In 1978, not 1973. I certainly admitted then, as I said before, that unemployment was a factor, but there are many others. I have said that and my right hon. Friend the Prime Minister has said it. Equally, there are many other factors as well.

Will my right hon. Friend bear in mind that both long-term and short-term remedies can be taken in this matter: to build up the family as a unit, to take action in schools to bring back discipline and respect, to take action in the courts so that penalties are just, and to get more police on the streets?

I agree with my hon. Friend. Many of these matters are for me as Home Secretary. Many of the others are matters for my right hon. Friends. We are discussing these matters together, because a concerted effort by the Government as a whole, backed by the House, is very much needed in all these areas.

Prison Officers (Pay)


asked the Secretary of State For the Home Department if he will review the differential pay structure among the senior grades of prison officer.

I hesitate to thank my hon. and learned Friend for that brief reply. Does he not think that it is slightly unfair that chief prison officers in many of our prisons, and in Brixton in particular, can earn as much as £4,000 to £5,000 less than principal officers below them? Does that not strike my hon. and learned Friend as a disincentive in the promotion ladder and for career prospects?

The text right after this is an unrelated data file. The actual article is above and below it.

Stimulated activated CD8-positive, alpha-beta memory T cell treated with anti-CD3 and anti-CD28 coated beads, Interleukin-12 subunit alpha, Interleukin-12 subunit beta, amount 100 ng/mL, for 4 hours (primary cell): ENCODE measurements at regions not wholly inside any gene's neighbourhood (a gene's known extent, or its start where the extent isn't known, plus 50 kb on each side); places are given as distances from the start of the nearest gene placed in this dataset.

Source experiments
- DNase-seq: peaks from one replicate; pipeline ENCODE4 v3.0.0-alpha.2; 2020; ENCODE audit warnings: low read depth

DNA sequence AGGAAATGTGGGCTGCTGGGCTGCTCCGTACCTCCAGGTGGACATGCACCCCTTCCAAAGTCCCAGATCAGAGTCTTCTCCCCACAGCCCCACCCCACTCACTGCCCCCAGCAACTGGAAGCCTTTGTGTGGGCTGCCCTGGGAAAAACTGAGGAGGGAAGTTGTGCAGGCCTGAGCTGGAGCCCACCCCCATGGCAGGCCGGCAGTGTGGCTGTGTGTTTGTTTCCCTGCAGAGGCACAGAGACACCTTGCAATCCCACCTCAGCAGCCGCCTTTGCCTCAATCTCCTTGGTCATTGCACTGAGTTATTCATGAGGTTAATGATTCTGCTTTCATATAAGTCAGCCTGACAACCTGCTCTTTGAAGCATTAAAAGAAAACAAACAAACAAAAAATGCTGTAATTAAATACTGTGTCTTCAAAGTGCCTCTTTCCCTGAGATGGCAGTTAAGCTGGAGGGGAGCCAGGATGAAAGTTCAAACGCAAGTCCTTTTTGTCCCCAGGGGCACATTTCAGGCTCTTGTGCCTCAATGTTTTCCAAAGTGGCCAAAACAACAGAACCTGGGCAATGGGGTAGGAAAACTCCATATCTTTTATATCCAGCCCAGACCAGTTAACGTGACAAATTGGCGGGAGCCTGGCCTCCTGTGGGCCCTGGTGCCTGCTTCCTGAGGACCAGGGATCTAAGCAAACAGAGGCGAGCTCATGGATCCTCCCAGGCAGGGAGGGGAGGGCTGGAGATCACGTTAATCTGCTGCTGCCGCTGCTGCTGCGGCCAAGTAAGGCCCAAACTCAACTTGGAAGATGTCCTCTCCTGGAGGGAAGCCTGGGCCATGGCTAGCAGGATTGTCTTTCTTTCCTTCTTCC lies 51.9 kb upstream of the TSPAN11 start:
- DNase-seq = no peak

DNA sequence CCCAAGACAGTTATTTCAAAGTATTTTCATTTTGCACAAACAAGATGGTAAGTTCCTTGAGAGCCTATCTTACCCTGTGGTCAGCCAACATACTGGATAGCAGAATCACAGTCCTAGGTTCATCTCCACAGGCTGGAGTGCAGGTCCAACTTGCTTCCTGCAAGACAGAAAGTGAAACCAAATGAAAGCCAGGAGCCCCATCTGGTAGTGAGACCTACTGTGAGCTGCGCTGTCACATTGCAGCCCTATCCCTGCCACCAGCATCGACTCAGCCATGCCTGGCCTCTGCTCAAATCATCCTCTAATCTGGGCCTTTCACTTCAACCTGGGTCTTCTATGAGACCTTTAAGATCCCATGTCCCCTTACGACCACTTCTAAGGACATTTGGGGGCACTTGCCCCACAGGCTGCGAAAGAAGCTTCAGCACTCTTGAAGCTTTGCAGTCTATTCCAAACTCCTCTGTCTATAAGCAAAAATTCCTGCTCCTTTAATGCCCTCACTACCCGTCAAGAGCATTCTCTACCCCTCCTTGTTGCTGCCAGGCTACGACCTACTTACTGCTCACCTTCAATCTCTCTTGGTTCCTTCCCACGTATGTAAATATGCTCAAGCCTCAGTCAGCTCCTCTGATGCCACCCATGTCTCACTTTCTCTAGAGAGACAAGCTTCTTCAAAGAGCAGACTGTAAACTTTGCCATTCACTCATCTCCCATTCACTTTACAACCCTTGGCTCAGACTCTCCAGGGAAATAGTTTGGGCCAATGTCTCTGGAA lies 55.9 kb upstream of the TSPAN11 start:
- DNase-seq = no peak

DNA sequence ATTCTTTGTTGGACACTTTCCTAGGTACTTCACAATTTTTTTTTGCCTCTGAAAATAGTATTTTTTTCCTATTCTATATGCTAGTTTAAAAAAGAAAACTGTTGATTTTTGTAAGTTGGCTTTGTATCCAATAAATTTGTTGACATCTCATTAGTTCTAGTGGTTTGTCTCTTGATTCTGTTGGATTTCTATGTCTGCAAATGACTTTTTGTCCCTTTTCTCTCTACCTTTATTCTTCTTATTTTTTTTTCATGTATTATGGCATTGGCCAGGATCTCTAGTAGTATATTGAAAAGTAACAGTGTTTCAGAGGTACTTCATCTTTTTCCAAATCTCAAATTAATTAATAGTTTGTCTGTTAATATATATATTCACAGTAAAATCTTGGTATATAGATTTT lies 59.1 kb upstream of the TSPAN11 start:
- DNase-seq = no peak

I understand what lies behind my hon. Friend's question. Many prison officers in overtime grades receive higher earnings than grades above them. The May committee, which reported in 1979, was aware of this. It commented that

"net earnings cannot be the dominant source of comparison between grades if, for example, one grade achieves a certain result only by long overtime working, or by virtue of compensation for a particular condition of service".
As regards basic pay, there is a differential between chief officers and the most senior prison grades and the grades below them.